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Infrastructure protectionCoastline erosion due to rise in sea level greater than previously thought

Published 5 September 2012

The effects of coastline erosion as a result of rising sea-level rise can be measured by acceptable engineering tools, but such an erosion in the vicinity of inlets, such as river estuaries, has until now been underestimated – and more difficult to calculate; scientists have develop a new model to calculate this more complex erosion, making a valuable contribution to coastal management, planning, and infrastructure protection

Erosion threatens coastline buildings // Source: wikipedia.org

A new model allows researchers at UNESCO-IHE, TU Delft, and Deltares more accurately to predict coastline erosion due to rising sea levels. It would appear that the effects of coastline erosion as a result of rising sea-level rise in the vicinity of inlets, such as river estuaries, have until now been dramatically underestimated. The scientists have published their research 2 September in the online edition of Nature Climate Change.

A Delft University of Technology release reports that the anticipated rise in sea levels due to climate change will result in coastlines receding worldwide through erosion. This is a known phenomenon that can, in principle, be calculated and predicted based on a given sea-level rise, by means of the so-called Bruun effect.

Things are a little more complicated, however, when it comes to coastlines in the vicinity of inlets, such as river mouths, lagoons, and estuaries. These places are affected by other factors, such as changes in rainfall due to climate change and certain compensating effects (basin infilling).

Until now, science has lacked a model that takes all these effects into account in the calculations of a coastline’s future development, even though a demand for this existed among engineers, coastal managers, and planners. The majority of coastline prognoses only took the Bruun effect into consideration.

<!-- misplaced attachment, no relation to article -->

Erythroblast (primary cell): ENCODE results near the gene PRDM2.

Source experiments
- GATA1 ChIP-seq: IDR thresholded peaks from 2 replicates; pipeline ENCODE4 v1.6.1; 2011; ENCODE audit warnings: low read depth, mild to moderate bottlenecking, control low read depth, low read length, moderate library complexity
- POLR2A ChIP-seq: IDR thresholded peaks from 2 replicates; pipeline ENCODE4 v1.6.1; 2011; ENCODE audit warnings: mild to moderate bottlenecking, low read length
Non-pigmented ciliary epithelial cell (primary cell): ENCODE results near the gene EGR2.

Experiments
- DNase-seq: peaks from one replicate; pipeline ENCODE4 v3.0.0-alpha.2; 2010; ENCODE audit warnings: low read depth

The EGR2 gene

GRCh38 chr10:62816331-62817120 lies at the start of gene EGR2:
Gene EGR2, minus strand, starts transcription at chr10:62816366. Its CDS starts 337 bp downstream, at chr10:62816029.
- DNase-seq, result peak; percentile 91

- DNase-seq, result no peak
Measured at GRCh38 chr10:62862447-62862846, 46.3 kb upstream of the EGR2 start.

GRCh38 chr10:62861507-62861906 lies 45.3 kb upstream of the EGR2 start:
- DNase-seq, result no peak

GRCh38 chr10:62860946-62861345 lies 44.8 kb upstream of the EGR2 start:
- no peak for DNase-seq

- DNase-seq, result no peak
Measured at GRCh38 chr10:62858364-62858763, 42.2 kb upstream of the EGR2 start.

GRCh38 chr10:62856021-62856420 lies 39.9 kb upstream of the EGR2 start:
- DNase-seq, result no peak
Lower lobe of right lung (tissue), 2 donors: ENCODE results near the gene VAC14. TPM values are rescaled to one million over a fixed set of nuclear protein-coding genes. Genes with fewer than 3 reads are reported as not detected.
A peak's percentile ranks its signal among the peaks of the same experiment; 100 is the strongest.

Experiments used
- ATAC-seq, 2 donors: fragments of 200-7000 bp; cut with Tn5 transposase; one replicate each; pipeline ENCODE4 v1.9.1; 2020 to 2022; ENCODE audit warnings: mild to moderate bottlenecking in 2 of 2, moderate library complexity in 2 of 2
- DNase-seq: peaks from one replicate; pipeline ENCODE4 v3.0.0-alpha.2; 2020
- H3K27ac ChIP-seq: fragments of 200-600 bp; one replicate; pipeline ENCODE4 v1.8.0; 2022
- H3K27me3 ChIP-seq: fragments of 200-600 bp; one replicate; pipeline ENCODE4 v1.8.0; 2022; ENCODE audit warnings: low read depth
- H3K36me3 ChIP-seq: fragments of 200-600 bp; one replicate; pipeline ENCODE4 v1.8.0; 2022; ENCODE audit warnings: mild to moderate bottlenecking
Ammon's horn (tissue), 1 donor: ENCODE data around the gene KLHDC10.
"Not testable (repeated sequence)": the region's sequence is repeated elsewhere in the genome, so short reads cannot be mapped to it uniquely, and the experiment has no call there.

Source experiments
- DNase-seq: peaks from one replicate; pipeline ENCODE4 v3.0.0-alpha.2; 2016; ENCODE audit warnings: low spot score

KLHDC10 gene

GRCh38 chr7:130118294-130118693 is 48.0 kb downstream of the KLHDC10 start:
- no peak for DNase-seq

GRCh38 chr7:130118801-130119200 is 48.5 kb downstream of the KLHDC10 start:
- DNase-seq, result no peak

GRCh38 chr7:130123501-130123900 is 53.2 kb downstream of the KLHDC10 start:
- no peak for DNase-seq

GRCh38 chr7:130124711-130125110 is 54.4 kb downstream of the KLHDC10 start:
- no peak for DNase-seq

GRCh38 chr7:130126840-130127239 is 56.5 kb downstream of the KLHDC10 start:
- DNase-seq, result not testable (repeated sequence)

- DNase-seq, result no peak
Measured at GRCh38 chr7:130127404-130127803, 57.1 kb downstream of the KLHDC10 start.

Scientist Rosh Ranasinghe, an associate professor at TU Delft and at UNESCO-IHE, has now succeeded in developing a new model which is able to produce much more accurate prognoses. He did so together with researchers of the faculty of Civil Engineering and Geosciences at TU Delft, UNESCO-IHE, and knowledge institution Deltares. With the model, it is possible to make accurate predictions quickly — within a few minutes — of how the coastline will develop in the vicinity of inlets as a result of rising sea-levels.

The new model was in turn applied to four different and representative coastal areas in Vietnam and Australia. The research showed that only 25 to 50 percent of anticipated coastline change in these areas can be predicted using the Bruun effect. The other processes that occur in the vicinity of inlets are of at least equal importance and coastline change in these areas as a result of rising sea levels has until now been strongly underestimated.

This new model makes it possible to make significantly improved prognoses of coastline erosion due to a rise in sea levels. Coastal management projects which are being launched shortly will be able to benefit from this model, which means it can make a valuable contribution to coastal management and planning in practice.

The research is being partly supported by the Deltares Coastal Maintenance Research Program.

— Read more in Roshanka Ranasinghe et al., “Climate-change impact assessment for inlet-interrupted coastlines,” Nature Climate Change (2 September 2012) (doi:10.1038/nclimate1664)